The Axe Factor is the third Jimm Juree mystery from award-winning author Colin Cotterill.
Since Jimm Juree moved, under duress, with her family to a rural village on the coast of Southern Thailand, she misses the bright lights of Chiang Mai. Most of all, she's missed her career as a journalist, which was just getting started. In Chiang Mai, she was covering substantial stories and major crimes. But here in Maprao, Jimm has to scrape assignments from the local online journal, the Chumphon Gazette—and be happy about it when she gets one. This time they are sending her out to interview a local farang (European) writer, a man in his late fifties, originally from England, who writes award-winning crime novels, one Conrad Coralbank.
At the same time, several local women have left town without a word to anyone, leaving their possessions behind. These include the local doctor, Dr. Sumlak, who never returned from a conference, and the Thai wife of that farang writer, the aforementioned Conrad Coralbank. All of which looks a little suspicious, especially to Jimm's grandfather, an ex-cop, who notices Coralbank's interest in Jimm with a very jaundiced eye. With a major storm headed their way and a potential serial killer on the loose, it looks like Jimm Juree, her eccentric family, and the whole town of Maprao is in for some major changes.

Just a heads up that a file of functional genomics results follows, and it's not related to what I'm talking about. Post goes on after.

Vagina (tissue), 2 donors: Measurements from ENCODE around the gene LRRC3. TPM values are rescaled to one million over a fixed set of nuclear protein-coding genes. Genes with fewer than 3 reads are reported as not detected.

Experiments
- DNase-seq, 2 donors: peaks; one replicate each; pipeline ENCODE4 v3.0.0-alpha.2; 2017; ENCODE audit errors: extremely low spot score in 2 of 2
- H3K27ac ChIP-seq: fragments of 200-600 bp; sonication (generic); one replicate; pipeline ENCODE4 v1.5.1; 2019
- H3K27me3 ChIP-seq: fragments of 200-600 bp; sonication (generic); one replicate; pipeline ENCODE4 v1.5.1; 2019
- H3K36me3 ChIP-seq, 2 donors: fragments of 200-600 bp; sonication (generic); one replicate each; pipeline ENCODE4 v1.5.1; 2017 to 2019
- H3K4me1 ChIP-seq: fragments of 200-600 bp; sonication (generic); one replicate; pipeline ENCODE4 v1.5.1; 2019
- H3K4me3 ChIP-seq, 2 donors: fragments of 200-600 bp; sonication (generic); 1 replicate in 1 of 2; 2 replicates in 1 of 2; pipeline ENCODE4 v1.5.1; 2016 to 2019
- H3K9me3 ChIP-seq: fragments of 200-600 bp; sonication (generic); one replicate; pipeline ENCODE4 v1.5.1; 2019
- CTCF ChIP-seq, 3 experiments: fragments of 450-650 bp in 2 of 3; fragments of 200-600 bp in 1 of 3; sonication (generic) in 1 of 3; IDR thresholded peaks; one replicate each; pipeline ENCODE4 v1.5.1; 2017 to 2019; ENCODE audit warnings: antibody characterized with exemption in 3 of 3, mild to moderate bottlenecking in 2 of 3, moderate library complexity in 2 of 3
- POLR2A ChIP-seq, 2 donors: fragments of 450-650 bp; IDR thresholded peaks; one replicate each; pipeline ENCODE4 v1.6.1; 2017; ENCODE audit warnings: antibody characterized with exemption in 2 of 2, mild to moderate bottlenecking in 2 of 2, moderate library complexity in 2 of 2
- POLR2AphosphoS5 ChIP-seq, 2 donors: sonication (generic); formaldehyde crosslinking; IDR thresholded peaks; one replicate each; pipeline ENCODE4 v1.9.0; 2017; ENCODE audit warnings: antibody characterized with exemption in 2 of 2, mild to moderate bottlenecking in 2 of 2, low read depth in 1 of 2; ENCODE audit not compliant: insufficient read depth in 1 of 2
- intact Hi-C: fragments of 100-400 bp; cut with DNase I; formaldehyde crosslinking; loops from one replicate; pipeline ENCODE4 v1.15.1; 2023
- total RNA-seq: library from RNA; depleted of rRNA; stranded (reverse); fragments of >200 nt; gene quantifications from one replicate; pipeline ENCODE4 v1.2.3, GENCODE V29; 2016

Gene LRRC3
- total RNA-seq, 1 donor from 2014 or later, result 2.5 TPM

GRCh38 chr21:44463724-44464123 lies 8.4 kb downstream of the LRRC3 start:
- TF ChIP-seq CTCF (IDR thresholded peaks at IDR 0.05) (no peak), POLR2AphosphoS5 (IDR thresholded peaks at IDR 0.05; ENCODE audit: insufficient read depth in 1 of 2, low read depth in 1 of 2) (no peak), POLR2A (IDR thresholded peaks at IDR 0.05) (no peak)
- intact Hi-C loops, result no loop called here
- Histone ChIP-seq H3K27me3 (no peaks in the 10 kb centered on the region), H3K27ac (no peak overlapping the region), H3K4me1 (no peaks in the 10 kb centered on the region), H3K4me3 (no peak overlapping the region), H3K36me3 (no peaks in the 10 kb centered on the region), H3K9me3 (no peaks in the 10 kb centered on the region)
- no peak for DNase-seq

Cotterill's outstanding third Jimm Juree mystery (after 2012's Grandad, There's a Head on the Beach) opens with an unposted blog entry "found two weeks too late." Signed with the initials C.C., the text is the first-person account of the slaughter and butchery of a woman with an axe. It concludes with plans for more bloodshed. C.C.'s real identity is apparently Conrad Coralbank, an English writer living in Thailand, whose career parallels that of Cotterrill. Juree, a freelance journalist now residing in a rural village on the south coast of Thailand, gets an assignment to profile Coralbank, with whom she's soon smitten. Meanwhile, the outrageously funny Juree, who conducts an imaginary e-mail correspondence with Clint Eastwood, grows increasingly suspicious about why a local doctor disappeared. Despite the grimness of the violence and the corruption Juree eventually uncovers, Cotterrill keeps the tone light, aided by the conceit of starting each chapter with Thai signage, replete with malapropisms (e.g., "Ladies are Requested not to Have Children in the Bar").